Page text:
Campaign College


courtesy of the Catt Center

Campaign College 2014 took place on Jan. 18 in the Campanile Room of the Memorial Union. The half-day workshop included multiple sessions with guest speakers and information for those interested in running for GSB.

Linda Krompicha

Campaign College is an informational workshop dedicated to encouraging individuals, to get more involved in campus government as well as overall community leadership. This program was specifically geared toward getting women involved in campus government, but some men were also in attendance.

“We fit the national standard, where women tend to be underrepresented in relation to the proportion they make up in the campus student body,” said Valerie Hennings, scholar-in-residence at the Carrie Chapman Catt Center and adjunct assistant professor of political science.

Hennings said she wanted to help show students some of the amazing ways to make a difference on campus with Campaign College and show what the process of running for the Government of the Student Body senate looks like.

This workshop was specifically designed for the Iowa State campus. When putting it together, Catt Hall first questioned whether or not it would be needed. The relativity new idea of Campaign College was first introduced in spring of 2013.

“We talked about this idea that the Catt Center wanted to provide Campaign College because it was certainly a part of our mission to encourage civic engagement,” Hennings said.

All students were invited to join in the full days of activities that made up Campaign College. Twenty people in total attended, with four people ending up on the ballot for GSB senate.

“I wasn’t sure if I wanted to run for GSB senate prior to attending Campaign College. When I found out I could be a GSB representative for my college, College of Agriculture and Life Sciences, and be a voice for some of the students in my college, that instantly attracted me for running for GSB college,” said Kalli Weber, freshman in agronomy.

In order for students to run for GSB, they have to attend an informational session. One of the sessions involved the election commissioner, which was accepted by GSB as a check mark for the informational session needed to run for office. It took place on Jan. 18, giving ample time to attendees to run for GSB if they chose.

At the Campaign College workshop, students were also able to hear from various role models. Student leaders, primarily women leaders, who are currently serving in GSB senate told their experiences on how GSB has affected them and what it entails to be a GSB member.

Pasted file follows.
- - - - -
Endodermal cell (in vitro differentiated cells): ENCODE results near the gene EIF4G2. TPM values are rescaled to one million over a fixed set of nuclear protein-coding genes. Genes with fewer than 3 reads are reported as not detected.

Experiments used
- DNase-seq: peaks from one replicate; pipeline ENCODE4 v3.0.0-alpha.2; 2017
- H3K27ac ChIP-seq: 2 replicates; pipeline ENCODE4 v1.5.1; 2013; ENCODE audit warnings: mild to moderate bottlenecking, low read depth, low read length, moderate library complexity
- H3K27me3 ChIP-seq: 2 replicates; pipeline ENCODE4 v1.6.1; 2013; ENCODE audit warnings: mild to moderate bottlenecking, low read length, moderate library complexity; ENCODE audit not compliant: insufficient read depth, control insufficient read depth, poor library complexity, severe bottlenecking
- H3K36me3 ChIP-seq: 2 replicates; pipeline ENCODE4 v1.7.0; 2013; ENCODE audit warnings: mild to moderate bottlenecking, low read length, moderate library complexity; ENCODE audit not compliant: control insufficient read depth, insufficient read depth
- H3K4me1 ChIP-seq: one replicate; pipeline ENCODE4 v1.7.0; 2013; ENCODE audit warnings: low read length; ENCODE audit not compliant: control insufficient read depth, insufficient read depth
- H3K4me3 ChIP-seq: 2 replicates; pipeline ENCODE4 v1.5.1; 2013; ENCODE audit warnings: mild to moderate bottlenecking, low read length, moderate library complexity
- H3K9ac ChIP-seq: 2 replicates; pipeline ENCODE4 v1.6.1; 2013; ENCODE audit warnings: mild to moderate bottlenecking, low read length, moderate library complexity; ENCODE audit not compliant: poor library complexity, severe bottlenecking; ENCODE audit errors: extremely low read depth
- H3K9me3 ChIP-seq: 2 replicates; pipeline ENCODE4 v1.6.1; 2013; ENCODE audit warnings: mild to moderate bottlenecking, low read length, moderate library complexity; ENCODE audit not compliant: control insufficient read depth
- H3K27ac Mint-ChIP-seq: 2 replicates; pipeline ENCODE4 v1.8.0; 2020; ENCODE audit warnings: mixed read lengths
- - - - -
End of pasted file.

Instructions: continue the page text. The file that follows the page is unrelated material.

This allowed attendees to see that they are capable of running because there were people just like them in senate. They could also make connections with the members and ask their questions on what daily life as a GSB member involved.

“With Campaign College, I was able to learn skills and build my leadership because my goal was to run for GSB in the future,” said Ziyang Yu, a junior in computer engineering.

Attendees heard from two keynote speakers, Sophia Magill and Deborah Ann Turner, both ISU alumnae. Magill talked about her experiences and how being a campus leader helped her as a professional. Turner spoke specifically about what it meant to be a leader and about women’s leadership overall. Consistent with both speeches were the benefits of being a campus leader.

“We had an interactive exercise where they got to practice being a candidate with the hopes and intentions of them seeing themselves as potential GSB candidates,” Hennings said.  

Campaign College gave individuals an opportunity to meet other students across majors, beyond their typical groups that they might normally cross paths with.

“If it’s one thing I took away from this experience it’s that everything that goes into being a leader cannot be said; it must be followed through with action. If I’m going to lead people, I have to be an example of how I want them to act,” said Weber.